Terry Blake's Tesla Coil
with oil-filled secondary

RATCB Teslathon 2003

see the videos


Photo courtesy of Dan McCauley

This is a totally excellent shot. There are three things going on here.
1) There are 2 plasma plumes rising from discontinuities on the strike rail.
2) There is electrical breakout from the toroid.
3) There is a power arc shorting out the secondary. The winding was not damaged by this.

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GIF from photos courtesy of Dan McCauley

This Tesla coil is 25" tall with an acrylic base that is 24" x 24".
Orange fiberglass insulators are used for supports and an additional 12" of height.
The 4.5"x24"x1/8" acrylic tube secondary is wound with #26 magnet wire for a winding length of 23" (1300 turns).
The secondary is enclosed by another acrylic tube (5"x24"x1/8"), with the 1/8" gap filled with mineral oil.
The 13 turn, flat-spiral primary is 1/4" copper water tubing, with acrylic supports and base, tuned with a clamp.
The capacitor is a 0.03 uF @45 KV Maxwell.
The power supply is a 14.4KV (1.5 KVA rated) Potential Transformer (run at about 3KVA).
The power supply is protected with dual RC filters plus spark-gap.
The R is 2 x 1,000 ohms @ 225 Watts and C is 2 x 500 pF. The Rs get very hot.
Current limiting is provided by a 500 foot roll of 12 Gauge wire.
An Asynchronous Rotary Spark Gap was used. Propeller style.
For safety, the ARSG was shielded with 1/4" polycarbonate sheet and 1/4" tinted acrylic sheet (12"x12").
The acrylic sheet reduces UV light and the polycarbonate (Lexan) sheet should contain a rotor explosion.

Rotary Spark Gaps

Multiple toploads were used (put on top of a 6"x1.75"spun aluminum from John Freau):
1) 13" x 4" spun aluminum from John Freau.
2) 12" gazing ball from some garden place.
3) 24" x 6" spun aluminum from a bulk buy.

Why did I build an oil-filled secondary?
1) sounded like a cool thing to do
2) turns out that it looks really cool
3) winding is impervious to power arcs from discharge terminal (I HATE WHEN THAT HAPPENS)
4) winding has increased protection from racing sparks
5) should handle tighter coupling and/or higher power levels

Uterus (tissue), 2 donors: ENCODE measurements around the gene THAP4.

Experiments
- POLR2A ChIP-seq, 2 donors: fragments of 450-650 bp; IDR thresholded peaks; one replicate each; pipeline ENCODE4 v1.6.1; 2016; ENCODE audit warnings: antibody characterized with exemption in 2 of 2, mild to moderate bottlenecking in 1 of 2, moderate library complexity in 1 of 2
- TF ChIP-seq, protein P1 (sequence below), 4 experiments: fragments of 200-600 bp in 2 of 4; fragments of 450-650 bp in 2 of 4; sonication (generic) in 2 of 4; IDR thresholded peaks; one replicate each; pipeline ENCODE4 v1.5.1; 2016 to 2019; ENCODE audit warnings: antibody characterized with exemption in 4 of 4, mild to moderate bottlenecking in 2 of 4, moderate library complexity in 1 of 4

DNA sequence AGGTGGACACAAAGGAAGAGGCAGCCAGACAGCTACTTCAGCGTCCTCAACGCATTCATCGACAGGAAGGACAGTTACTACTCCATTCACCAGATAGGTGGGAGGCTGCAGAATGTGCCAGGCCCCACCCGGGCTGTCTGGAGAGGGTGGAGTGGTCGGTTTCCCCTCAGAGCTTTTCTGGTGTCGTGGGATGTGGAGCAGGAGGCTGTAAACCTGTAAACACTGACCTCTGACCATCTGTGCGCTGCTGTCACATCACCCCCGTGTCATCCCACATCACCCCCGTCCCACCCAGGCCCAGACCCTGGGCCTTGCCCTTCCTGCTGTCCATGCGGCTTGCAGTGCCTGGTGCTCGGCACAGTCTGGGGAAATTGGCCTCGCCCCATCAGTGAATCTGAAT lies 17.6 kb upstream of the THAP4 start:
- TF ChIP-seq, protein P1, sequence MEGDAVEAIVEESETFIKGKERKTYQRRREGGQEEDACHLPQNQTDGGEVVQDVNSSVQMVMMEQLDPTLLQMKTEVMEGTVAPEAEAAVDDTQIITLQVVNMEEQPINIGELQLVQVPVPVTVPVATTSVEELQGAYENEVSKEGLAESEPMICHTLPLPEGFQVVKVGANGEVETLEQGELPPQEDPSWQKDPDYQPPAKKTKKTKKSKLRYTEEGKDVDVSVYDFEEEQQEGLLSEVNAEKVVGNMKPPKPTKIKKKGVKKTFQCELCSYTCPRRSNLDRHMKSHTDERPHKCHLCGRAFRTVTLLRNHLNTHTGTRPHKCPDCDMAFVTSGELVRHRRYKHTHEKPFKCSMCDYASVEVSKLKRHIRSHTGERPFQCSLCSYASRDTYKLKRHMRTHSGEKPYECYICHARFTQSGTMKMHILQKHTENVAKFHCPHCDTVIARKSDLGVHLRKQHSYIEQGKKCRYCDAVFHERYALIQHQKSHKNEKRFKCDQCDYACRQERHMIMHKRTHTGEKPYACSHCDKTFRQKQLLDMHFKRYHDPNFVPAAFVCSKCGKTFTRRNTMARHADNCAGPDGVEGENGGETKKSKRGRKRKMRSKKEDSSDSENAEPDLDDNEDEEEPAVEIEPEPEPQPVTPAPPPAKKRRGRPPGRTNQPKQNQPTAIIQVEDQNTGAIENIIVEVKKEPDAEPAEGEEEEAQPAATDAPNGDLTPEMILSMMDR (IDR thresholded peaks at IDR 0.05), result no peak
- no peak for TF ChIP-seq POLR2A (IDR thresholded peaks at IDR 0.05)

What is up with those plasma plumes?
They are caused by sharp edges on the strike rail. Specifically, the strike rail has a gap in it, to avoid the shorted-turn issue. The gap has two rather sharp edges that I never tried to round out (right side). Also, I connected the strike rail to ground using a clamp that itself has some sharp edges (left side). I had never seen the plasma plumes until I tried the rather large 24"x6" toroid at home. I thought the effect was way cool, and I hoped that it would still work at the Teslathon. It did, and Dan McCauley was able to get some fantastic photos. It reminds me of the Boston spaceship talking off. The plumes reduce in intensity as the sparks break out. So I think that the power lost in this corona is not too bad.

I think this adds another dimension of interest to a Tesla Coil. I intend to play around with adding more controlled disturbances to the strike-rail to further enhance the plumes.

These are a mix of photos taken from three different sources.
The filenames are keyed as follows: video (TB_...), my digital camera (P8...), and Dan McCauley's digital camera (dm_...).

Setup by the van. Note alternate primary for bipolar use of secondary.

Ready to hook it up. Using clip-leads made from 10ga Monster Cable. Very flexible.
A John Freau 6"x1.75" toroid is used as a base for the other toploads.

Always put your rotary gaps into an enclosure. This one combines acrylic with polycarbonate.

Gotta have some targets. Bill Downs sets up 3 at multiple levels and distances.

Now put on a John Freau 13"x4" toroid. John makes very nice toroids.
I have seen the videos, but I still am amazed at the results.

All set up and ready to rock.

I am wondering if it will actually hit that target to the right?

Strike rail. Easy.

Strike rail and first target. Better.

ARSG enclosure. Guess that was a little too close. Hehe.

Oooo. It hit the support. Very close, but no cigar.

Take out the second target. Nice.

Now back for the killer blow. YES.

OK. Time for the 12" gazing ball.

This arc is very different from that of a toroid. It tends to be driven up to the top.
It has no desire to stay on the side, but drifts all over.

The ball does not shield the smaller toroid very well, and it sometimes breaks out.
But the secondary windings are not getting fried.

Jeeze. It finally hit something other than the strike rail.
Maybe I could have done a better job tuning for that topload.

Sue Gaeta showing where she saw some power arcing going on.
Ed Wingate is relaxing way in back.

Now for the big one. The 24" x 6" toroid.

Expecting it to fall off, like last year.

Goes right for the tough one. No problem at all.

Here's the plasma plumes. Power level is just below spark breakout.

Of course, the fantasic shot Dan got.

John Freau talking shop.

Bert Hickman having a closer look.

The potential transformer. I got about 3 KVA out of it.

Gary Lau checking for heat buildup in current limiting ballast. It is getting very warm.
These 500 foot spools of 12 gauge work fine at 25 amps for runs up to 5 minutes.

The RC filter network that protects my transformer. The resistors get hot.

Entire photo gallery of my tesla Coil

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